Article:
Interactions beyond simply producing quality work
While I learned a great deal about the investment banking field from my time at BOCI, perhaps the most valuable skill I acquired was how to interact with other members of the company. In our education system, we are led to believe that merely good work on exams and assignments are all that are necessary to succeed. However, in the real world, that is not simply the case. Your relationships and how you present yourself play a huge role to your success at any given company.
For me, I frequently observed my boss and his mannerisms within the company. After studying my boss, Timothy Geng, I have truly come to respect all the small details he focuses on that ultimately carried him to the position he is right now. As a fairly young man that has already climbed the corporate ladder in BOCI to become the Senior VP of General Industries, his career path is something that I strive to follow in the footsteps of. While it is unquestioned that he understands his field and has an unrivaled work ethic, a large part of Timothy’s success within the company can be attributed to his supreme understanding of social dynamics.
First off, my supervisor makes everyone in the company feel welcome. I still remember on my first day when Mr. Geng gave me a tour of the investment banking department and introduced me to nearly everyone on the floor. He remembered everyone’s names and shared casual jokes with them throughout the process. He then let me get settled in before he brought myself and the other intern aside to explain everything our job entails as well as the intricacies the whole department deals with. While I was happy with this overview on the first day, I thought nothing too much of it. I assumed that this introduction was a natural process that all newly hired employees go through. It was only after I found out from the other interns that their bosses did not do the same that I truly appreciate what my boss went through to make me feel welcome within the company.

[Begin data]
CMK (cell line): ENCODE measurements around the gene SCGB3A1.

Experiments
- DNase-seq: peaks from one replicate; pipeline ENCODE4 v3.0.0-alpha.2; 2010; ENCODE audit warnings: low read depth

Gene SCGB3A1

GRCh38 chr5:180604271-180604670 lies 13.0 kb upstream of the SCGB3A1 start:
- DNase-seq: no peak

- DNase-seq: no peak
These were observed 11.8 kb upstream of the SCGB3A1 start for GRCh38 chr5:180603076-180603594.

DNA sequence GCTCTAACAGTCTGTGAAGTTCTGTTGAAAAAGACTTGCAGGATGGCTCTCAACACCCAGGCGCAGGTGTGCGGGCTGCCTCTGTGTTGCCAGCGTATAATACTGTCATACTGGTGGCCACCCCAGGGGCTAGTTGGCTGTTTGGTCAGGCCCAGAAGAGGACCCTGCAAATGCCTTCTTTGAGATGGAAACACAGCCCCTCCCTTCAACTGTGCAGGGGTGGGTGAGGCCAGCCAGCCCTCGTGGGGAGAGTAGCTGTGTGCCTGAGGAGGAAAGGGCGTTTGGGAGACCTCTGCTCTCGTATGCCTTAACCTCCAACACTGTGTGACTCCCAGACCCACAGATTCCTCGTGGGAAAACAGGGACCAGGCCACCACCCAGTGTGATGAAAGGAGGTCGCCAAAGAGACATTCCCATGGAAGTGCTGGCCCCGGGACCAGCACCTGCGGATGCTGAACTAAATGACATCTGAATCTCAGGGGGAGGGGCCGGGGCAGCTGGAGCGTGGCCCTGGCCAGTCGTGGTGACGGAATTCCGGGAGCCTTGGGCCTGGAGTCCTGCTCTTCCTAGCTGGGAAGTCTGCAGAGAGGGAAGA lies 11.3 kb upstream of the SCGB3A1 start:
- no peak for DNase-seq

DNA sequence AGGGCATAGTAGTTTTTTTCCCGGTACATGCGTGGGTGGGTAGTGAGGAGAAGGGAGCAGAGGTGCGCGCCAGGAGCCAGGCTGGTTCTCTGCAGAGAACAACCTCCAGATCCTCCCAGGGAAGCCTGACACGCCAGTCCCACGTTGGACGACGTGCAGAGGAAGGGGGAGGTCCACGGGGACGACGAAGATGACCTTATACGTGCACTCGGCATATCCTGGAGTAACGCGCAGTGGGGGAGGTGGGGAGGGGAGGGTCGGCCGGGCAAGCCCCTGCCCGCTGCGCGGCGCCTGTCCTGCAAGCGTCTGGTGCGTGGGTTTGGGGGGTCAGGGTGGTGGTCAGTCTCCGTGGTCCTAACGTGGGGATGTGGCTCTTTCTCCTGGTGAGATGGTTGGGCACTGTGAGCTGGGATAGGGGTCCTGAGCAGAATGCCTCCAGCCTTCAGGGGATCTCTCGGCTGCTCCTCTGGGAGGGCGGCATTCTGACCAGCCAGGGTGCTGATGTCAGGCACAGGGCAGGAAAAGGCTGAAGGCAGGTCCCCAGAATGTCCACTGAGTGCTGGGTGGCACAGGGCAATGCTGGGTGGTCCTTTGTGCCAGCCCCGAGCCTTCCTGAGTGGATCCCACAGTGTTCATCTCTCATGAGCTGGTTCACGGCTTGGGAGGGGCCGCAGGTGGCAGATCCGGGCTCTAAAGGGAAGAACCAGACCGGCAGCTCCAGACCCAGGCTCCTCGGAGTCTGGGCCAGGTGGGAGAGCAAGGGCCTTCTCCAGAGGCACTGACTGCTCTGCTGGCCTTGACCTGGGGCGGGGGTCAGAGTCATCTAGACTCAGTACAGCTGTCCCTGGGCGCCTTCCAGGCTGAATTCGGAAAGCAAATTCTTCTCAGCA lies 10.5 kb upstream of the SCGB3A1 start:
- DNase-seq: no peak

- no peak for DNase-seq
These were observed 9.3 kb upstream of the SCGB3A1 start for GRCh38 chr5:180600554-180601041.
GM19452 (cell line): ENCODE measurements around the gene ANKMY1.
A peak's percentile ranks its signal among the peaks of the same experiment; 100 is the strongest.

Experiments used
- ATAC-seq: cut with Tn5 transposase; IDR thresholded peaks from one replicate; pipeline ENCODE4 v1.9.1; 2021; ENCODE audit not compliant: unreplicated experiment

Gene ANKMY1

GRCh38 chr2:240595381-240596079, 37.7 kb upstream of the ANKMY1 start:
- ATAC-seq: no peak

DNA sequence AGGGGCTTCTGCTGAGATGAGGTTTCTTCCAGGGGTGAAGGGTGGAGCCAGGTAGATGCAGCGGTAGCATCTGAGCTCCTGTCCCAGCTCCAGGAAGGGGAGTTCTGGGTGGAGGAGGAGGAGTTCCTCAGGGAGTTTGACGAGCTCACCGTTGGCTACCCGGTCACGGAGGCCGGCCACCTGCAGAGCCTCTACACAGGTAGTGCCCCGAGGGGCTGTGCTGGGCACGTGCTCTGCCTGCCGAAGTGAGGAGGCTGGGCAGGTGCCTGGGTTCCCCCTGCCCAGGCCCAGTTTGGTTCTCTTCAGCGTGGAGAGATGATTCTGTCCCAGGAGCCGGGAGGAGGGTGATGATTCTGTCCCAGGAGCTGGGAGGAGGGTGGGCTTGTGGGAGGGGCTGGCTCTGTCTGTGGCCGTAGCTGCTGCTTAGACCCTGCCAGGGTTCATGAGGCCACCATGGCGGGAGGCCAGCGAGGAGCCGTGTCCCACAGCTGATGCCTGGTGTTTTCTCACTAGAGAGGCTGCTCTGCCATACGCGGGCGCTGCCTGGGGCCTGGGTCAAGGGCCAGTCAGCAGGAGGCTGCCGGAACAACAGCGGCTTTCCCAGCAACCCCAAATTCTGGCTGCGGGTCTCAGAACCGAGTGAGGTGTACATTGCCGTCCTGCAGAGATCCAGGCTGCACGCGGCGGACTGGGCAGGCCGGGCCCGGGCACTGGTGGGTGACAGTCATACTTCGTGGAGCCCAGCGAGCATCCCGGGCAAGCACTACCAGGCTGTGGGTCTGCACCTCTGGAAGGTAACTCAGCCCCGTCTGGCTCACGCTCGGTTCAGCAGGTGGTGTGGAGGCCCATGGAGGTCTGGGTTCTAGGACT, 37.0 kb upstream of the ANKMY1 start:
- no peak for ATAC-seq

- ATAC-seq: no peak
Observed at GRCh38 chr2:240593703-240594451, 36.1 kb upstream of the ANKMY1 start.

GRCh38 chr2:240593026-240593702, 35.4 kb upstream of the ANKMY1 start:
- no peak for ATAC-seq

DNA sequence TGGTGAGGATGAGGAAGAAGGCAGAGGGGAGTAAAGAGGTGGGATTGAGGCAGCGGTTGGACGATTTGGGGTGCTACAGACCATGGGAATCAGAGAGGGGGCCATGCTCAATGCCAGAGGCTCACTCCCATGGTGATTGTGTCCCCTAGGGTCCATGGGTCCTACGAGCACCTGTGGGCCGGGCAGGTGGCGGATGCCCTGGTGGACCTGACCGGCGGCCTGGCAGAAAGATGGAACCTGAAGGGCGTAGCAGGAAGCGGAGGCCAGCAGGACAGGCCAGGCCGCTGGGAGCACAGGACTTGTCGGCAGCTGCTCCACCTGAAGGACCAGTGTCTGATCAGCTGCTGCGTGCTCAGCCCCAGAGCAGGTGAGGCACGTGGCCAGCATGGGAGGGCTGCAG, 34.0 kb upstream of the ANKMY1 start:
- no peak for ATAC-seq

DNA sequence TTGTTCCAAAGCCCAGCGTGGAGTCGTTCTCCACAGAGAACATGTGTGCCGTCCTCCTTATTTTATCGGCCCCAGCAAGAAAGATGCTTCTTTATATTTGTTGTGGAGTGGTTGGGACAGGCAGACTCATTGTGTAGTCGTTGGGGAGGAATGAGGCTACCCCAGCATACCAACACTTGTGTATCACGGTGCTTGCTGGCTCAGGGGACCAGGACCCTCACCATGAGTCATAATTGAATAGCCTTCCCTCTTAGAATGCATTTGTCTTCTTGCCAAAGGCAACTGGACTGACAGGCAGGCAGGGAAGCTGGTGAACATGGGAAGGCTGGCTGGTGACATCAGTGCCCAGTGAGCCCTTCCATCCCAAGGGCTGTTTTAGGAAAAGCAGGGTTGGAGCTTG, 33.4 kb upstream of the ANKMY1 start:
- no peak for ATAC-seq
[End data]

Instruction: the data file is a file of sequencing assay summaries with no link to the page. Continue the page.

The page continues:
This sense of belonging did not fade beyond the first day. Throughout the internship, my boss would continually check up on how I was doing in regards to both my work and my life adjusting to Hong Kong. We had many conversations about our personal lives and I really felt connected to my supervisor on a level beyond that of a professional setting. With regards to my work, he was very demanding, but not once did he ever yell or belittle me when I made mistake. This reaction has consequently caused me to be even more meticulous with my work. Rather than being scared of my supervisor like so many other interns dealt with, my motivation was that I did not want to disappoint and cause trouble for Timothy.
This of course extended beyond just his interactions with me. Mr. Geng has always went out of his way to hold conversations with any employee in the department, regardless of position. He would constantly walk over to random cubicles to check up on people’s personal lives. Despite his fairly busy workload, he always finds time for his fellow co-workers. Timothy is one of the smartest bankers I know. However, it is his mastery of social interactions that make me truly respect him as a role model.